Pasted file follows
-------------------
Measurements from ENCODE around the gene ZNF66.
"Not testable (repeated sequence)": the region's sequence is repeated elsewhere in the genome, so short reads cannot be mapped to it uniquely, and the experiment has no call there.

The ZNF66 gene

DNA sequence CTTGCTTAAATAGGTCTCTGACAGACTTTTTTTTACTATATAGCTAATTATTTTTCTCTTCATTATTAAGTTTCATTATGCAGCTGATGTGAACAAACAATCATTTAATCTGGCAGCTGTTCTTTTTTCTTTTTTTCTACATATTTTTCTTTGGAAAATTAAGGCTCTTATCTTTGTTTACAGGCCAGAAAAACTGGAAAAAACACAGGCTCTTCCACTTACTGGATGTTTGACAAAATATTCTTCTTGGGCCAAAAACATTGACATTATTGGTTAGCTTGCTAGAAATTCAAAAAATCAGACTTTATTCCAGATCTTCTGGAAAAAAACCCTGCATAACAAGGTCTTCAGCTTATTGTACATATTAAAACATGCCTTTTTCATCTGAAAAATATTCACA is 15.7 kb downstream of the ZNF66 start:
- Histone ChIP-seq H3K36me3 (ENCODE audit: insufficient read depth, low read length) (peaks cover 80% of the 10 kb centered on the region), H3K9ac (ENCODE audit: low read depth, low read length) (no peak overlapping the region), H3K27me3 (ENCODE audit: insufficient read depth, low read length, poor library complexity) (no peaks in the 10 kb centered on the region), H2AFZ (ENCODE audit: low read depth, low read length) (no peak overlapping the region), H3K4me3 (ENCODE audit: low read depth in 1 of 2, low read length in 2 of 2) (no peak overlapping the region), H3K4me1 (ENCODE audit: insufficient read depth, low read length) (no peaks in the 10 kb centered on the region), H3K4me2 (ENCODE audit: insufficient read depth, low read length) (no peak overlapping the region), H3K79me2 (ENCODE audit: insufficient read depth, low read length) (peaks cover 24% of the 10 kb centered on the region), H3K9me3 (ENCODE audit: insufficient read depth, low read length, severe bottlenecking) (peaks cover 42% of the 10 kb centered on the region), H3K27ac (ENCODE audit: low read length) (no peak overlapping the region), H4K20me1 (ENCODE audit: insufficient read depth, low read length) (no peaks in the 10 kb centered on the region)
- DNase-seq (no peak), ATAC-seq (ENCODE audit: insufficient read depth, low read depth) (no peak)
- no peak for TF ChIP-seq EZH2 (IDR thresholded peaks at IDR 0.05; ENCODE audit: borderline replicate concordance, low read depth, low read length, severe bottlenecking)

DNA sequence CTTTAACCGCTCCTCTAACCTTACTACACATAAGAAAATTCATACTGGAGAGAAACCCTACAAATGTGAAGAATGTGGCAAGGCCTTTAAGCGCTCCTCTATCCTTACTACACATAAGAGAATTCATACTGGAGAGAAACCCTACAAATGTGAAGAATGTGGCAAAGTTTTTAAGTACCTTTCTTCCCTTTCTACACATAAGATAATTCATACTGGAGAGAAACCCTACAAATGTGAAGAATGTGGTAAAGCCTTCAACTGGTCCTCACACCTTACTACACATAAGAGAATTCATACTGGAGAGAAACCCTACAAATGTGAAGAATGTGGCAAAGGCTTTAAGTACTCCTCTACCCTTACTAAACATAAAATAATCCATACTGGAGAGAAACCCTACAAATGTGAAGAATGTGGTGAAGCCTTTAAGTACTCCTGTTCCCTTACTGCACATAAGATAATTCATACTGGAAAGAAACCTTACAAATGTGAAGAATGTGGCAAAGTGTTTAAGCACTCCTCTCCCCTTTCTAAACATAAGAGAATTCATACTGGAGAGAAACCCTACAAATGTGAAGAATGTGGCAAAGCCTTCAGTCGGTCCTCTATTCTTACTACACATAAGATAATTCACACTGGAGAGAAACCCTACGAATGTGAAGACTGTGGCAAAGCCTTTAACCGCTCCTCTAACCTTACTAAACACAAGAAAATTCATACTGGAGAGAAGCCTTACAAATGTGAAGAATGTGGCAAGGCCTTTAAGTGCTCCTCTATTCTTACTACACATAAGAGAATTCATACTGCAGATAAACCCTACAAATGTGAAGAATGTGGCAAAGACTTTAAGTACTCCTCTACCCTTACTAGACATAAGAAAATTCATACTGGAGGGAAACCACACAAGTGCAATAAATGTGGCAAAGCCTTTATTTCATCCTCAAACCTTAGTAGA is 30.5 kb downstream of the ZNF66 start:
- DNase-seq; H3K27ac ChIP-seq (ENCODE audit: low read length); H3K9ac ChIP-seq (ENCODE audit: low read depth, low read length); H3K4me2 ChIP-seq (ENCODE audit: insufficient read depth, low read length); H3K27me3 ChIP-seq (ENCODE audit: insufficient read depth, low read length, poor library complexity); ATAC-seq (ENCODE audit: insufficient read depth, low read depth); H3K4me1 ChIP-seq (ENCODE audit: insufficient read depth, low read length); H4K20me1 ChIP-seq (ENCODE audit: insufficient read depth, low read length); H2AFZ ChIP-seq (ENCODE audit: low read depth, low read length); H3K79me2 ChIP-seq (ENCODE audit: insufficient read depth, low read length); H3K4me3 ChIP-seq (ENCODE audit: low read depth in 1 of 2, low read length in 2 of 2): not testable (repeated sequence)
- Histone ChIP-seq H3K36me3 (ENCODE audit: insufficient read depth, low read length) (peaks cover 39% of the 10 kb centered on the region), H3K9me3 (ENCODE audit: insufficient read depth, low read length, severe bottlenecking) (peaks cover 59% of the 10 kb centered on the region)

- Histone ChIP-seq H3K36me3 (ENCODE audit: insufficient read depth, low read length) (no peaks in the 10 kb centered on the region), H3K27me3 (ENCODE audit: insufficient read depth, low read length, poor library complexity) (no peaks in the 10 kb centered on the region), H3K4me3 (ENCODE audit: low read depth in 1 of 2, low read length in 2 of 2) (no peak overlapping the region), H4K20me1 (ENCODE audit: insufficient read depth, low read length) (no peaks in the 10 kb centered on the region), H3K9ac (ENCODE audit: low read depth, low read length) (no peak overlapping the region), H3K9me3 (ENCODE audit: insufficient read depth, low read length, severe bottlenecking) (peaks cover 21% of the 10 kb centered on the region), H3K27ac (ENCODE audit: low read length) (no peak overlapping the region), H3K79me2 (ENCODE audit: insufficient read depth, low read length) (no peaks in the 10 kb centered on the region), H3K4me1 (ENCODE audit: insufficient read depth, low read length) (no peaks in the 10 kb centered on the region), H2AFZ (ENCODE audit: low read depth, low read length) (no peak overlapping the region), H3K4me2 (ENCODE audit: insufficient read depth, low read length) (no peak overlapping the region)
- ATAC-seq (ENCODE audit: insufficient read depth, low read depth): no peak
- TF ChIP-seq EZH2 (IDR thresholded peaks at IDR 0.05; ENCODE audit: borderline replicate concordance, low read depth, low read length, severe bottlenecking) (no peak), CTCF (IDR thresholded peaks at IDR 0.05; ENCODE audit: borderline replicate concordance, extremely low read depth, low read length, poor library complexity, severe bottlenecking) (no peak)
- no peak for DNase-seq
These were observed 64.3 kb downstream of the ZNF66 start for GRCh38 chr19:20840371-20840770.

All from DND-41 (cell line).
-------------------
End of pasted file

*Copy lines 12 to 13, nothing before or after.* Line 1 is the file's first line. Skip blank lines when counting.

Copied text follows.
- ATAC-seq (ENCODE audit: insufficient read depth, low read depth): no peak
- TF ChIP-seq EZH2 (IDR thresholded peaks at IDR 0.05; ENCODE audit: borderline replicate concordance, low read depth, low read length, severe bottlenecking) (no peak), CTCF (IDR thresholded peaks at IDR 0.05; ENCODE audit: borderline replicate concordance, extremely low read depth, low read length, poor library complexity, severe bottlenecking) (no peak)